iPhone 6 rumour rollup for the week ending January 11

The case of the mysrerious metal frame and more

The iOSphere steamed with speculation last week over a mysterious metal frame that revealed Important Details of the iPhone 6.

The heat edged still higher with a New Report that the next iPhone would be 6mm thick; that Apple might refuse to upgrade the phone's camera from 8 to 13 megapixels; and that Pegatron was building a huge new plant in China where its worker bees would crank out half of all future iPhone 6s, even though no one explained why that would matter.

You read it here second.

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iPhone 6 phablet is revealed in leaked photos of metal frame

Photos appearing on a Chinese website were copied throughout the iOSphere, even as the copiers often solemnly acknowledged that there was no way of knowing whether the photos actually showed anything to do with an iPhone.

Here's one of the two photos being replicated. 

One line of postings started with Vlad Andrici at a site called GForGames, who assured his readers that "There is no way of being sure that this is indeed iPhone 6's metal housing, but China is definitely the way to look for accurate Apple related leaks and rumors." Because...well, just because.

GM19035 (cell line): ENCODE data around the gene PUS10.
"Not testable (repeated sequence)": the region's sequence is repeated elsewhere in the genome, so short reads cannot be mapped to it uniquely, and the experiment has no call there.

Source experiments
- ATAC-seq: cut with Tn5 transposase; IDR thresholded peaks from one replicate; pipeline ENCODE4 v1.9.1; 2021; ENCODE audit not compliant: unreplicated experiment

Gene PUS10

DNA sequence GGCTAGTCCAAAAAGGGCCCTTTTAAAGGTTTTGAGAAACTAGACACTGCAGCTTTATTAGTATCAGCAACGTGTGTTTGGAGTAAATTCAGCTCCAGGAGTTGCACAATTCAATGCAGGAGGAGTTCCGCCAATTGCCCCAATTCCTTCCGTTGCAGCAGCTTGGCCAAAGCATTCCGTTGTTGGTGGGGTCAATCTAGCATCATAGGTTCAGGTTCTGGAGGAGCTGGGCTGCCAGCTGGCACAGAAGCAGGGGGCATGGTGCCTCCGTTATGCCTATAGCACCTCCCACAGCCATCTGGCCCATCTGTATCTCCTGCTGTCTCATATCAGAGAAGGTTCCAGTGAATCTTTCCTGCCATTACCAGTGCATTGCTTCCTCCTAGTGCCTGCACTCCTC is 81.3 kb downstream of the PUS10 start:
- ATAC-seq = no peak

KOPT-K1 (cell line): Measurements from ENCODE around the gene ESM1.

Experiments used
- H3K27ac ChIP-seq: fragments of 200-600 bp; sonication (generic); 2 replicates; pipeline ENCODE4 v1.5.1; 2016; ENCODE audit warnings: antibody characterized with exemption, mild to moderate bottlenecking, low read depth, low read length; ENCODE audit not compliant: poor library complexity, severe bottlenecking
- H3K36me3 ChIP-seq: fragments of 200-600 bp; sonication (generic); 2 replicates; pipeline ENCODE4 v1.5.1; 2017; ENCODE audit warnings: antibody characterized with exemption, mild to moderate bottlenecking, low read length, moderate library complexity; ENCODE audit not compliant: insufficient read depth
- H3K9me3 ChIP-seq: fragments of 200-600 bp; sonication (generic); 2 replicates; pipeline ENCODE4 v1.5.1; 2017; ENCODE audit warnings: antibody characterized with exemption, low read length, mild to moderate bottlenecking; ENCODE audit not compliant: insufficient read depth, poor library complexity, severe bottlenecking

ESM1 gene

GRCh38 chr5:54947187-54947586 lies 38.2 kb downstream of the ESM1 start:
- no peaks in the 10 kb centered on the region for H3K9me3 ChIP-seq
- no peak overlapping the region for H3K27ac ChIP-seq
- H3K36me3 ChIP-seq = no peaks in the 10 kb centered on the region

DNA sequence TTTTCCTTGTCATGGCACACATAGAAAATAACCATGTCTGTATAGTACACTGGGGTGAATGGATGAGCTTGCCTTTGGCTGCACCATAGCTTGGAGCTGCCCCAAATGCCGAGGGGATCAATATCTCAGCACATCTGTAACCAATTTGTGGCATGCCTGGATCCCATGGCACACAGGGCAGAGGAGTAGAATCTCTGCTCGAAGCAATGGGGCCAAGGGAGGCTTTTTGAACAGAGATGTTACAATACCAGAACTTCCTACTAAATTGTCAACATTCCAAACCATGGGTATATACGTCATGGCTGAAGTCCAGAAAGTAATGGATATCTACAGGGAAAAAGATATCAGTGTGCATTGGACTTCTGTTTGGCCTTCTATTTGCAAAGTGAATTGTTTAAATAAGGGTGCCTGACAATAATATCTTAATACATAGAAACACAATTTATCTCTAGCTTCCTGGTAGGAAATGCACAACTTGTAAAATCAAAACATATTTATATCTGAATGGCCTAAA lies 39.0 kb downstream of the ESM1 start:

He sourced this accurate leak from this Chinese language blog on the social networking site Weibo.com (login is required). But that microblog seems to be simply a corporate site for CTech.cn.com (here's the Google Translate version of the home page), which is variously described by iOSpherians as a "Chinese news site," "prolific leaker," "Chinese site", and by GForGames as "renowned Apple leaker." The Rollup googled for a bit but couldn't come up with any more details, at least in English, about CTech or C Technology.

"Chinese news site C-Tech carries photos of a smartphone outer shell that is both a lot larger and much slimmer than the current iPhone 5S and the sizing shown in the blurry image marries up with recent rumours regarding the iPhone 6," Jamie Hinks confidently declares at ITPortal.com, even though it's not really an outer shell. Those not-so-recent rumors, for an iPhone with a bigger-than-four-inch diagonal screen, date from at least September 2012 when Apple released the four-inch iPhone 5.